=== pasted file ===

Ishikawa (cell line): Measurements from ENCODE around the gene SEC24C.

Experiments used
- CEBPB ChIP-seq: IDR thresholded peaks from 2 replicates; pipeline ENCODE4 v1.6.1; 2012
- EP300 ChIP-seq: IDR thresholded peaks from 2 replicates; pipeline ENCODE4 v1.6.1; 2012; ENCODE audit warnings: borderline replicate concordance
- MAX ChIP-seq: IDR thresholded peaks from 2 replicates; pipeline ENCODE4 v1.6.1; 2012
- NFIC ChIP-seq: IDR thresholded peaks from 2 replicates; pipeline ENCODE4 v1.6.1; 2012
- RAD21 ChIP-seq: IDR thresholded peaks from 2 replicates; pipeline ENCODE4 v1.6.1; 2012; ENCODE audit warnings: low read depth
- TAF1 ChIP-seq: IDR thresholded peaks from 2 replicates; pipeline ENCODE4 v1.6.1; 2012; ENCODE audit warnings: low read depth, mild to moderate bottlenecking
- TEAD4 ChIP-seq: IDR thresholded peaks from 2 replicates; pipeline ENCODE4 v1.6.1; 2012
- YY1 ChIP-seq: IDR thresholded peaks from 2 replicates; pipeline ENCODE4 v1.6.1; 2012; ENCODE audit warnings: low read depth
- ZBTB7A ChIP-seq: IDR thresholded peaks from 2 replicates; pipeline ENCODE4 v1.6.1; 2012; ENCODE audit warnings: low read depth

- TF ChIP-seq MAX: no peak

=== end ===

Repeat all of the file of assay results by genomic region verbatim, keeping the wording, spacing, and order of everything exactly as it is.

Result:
Ishikawa (cell line): Measurements from ENCODE around the gene SEC24C.

Experiments used
- CEBPB ChIP-seq: IDR thresholded peaks from 2 replicates; pipeline ENCODE4 v1.6.1; 2012
- EP300 ChIP-seq: IDR thresholded peaks from 2 replicates; pipeline ENCODE4 v1.6.1; 2012; ENCODE audit warnings: borderline replicate concordance
- MAX ChIP-seq: IDR thresholded peaks from 2 replicates; pipeline ENCODE4 v1.6.1; 2012
- NFIC ChIP-seq: IDR thresholded peaks from 2 replicates; pipeline ENCODE4 v1.6.1; 2012
- RAD21 ChIP-seq: IDR thresholded peaks from 2 replicates; pipeline ENCODE4 v1.6.1; 2012; ENCODE audit warnings: low read depth
- TAF1 ChIP-seq: IDR thresholded peaks from 2 replicates; pipeline ENCODE4 v1.6.1; 2012; ENCODE audit warnings: low read depth, mild to moderate bottlenecking
- TEAD4 ChIP-seq: IDR thresholded peaks from 2 replicates; pipeline ENCODE4 v1.6.1; 2012
- YY1 ChIP-seq: IDR thresholded peaks from 2 replicates; pipeline ENCODE4 v1.6.1; 2012; ENCODE audit warnings: low read depth
- ZBTB7A ChIP-seq: IDR thresholded peaks from 2 replicates; pipeline ENCODE4 v1.6.1; 2012; ENCODE audit warnings: low read depth

- TF ChIP-seq MAX: no peak